Wednesday, October 31, 2012

The Myth of the Gender Pay Gap

Last week, the American Association of University Women (AAUW) released a study on the gender pay gap, the claim that women are paid less than equally-qualified men. The AAUW study limited itself to new college graduates, hoping to show that a pay gap exists even before women marry and bear children, which most academic studies find to be the main drivers of gender pay differences. The AAUW study generated the headline result – the only one that really matters – that new female college grads are paid only 82 cents for each dollar of male earnings...

But in preparing for an NPR program discussing the study, I ran some quick numbers using data from the Census Bureau’s American Community Survey. I limited myself to full-year private sector workers with a bachelors degree who were ages 21 to 26 in 2009-2010. Within this group I controlled for age, race, Hispanic and immigrant status, detailed geographic location, weekly work hours, college major and occupation. Controlling for college major accounts for the fact that men tend to choose majors that lead to higher earnings later in life. Controlling for occupation captures “compensating wage differentials” for positive or negative aspects of the job. For instance, dangerous or unpleasant jobs may pay more, while jobs offering flexible hours or more generous benefits might pay less. Including all these controls, the gender pay gap for young college grads drops to around 1 percent.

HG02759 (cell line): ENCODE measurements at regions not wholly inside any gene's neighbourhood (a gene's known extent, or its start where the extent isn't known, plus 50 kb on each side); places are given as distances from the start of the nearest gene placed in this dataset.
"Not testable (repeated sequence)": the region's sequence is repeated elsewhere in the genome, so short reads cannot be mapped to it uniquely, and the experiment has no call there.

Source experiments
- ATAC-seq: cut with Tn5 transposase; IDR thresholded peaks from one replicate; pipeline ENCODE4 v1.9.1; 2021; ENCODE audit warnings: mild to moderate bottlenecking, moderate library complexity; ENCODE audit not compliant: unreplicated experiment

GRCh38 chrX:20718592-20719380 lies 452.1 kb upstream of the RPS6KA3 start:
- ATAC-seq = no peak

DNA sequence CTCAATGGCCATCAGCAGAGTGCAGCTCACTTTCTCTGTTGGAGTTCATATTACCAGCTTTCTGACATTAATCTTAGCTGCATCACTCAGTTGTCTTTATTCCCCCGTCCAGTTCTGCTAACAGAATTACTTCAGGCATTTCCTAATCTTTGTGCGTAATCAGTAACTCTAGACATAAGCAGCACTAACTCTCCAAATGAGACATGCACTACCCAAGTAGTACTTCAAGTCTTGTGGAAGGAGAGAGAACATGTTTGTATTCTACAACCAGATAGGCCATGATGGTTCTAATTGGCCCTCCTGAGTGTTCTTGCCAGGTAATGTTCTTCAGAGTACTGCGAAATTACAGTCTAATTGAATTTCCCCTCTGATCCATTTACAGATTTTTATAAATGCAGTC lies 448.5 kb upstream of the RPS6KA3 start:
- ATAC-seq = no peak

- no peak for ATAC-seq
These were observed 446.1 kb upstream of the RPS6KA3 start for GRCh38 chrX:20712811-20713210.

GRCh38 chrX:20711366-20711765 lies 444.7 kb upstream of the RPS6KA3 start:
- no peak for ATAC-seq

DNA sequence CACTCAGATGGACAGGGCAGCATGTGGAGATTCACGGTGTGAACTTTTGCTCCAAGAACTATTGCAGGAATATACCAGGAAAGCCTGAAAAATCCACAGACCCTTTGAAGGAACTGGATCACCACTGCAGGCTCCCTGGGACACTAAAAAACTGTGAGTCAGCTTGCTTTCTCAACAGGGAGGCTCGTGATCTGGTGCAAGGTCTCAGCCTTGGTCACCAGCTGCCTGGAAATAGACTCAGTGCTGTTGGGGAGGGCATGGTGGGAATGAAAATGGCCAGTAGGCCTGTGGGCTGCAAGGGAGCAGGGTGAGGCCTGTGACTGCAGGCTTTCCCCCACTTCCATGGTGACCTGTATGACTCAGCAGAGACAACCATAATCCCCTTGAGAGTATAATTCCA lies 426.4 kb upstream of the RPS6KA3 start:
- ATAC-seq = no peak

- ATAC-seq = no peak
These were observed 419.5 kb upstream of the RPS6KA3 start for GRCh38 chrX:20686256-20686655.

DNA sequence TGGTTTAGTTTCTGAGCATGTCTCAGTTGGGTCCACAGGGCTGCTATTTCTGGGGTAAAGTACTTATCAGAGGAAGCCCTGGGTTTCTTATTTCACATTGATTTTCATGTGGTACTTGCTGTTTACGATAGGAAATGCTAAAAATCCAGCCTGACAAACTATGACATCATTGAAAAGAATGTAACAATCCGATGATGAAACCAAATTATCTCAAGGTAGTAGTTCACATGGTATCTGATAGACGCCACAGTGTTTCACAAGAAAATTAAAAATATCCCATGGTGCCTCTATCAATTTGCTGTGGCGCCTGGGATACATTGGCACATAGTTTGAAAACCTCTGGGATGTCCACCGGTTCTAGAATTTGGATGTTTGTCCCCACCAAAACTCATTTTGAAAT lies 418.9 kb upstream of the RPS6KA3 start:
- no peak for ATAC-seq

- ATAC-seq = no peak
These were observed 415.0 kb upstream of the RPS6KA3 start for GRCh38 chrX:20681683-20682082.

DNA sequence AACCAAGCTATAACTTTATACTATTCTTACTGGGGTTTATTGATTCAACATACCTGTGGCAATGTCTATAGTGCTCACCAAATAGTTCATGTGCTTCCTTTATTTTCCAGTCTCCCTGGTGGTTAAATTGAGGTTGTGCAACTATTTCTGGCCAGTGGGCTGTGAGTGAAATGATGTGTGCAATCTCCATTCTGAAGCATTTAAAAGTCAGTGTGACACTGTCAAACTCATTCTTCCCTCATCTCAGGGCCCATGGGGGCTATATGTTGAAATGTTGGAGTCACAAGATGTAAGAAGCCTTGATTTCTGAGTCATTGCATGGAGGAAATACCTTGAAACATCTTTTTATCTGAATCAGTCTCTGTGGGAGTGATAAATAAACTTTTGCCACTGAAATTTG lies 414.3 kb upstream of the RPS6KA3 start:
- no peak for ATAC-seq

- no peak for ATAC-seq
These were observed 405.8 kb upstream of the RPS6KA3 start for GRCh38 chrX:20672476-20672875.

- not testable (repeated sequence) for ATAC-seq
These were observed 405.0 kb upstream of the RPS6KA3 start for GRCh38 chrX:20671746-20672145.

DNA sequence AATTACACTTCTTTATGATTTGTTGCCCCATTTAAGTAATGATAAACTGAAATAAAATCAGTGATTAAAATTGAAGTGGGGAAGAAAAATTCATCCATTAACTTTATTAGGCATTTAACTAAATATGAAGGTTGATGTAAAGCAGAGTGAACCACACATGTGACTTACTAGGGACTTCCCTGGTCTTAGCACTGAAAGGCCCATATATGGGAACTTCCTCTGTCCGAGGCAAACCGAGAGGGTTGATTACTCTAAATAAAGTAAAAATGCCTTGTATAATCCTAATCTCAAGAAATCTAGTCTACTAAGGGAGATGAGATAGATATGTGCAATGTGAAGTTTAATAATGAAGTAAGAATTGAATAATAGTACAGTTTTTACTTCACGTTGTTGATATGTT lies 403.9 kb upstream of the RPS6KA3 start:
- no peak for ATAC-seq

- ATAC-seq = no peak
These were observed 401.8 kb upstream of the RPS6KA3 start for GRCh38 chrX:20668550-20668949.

So when women are willing to man woman crab boats in the Bering Sea, they can get paid like the deckhands on the crab boat in the Bering Sea. Until then, they should should shut up and enjoy with their less physical, safer, more convenient, lower stress, and more flexible jobs.

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